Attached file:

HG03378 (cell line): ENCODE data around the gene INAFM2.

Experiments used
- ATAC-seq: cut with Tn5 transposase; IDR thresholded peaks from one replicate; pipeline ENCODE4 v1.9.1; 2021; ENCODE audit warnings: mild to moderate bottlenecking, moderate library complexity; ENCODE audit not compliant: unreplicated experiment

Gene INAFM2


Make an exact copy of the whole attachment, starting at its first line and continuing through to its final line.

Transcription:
HG03378 (cell line): ENCODE data around the gene INAFM2.

Experiments used
- ATAC-seq: cut with Tn5 transposase; IDR thresholded peaks from one replicate; pipeline ENCODE4 v1.9.1; 2021; ENCODE audit warnings: mild to moderate bottlenecking, moderate library complexity; ENCODE audit not compliant: unreplicated experiment

Gene INAFM2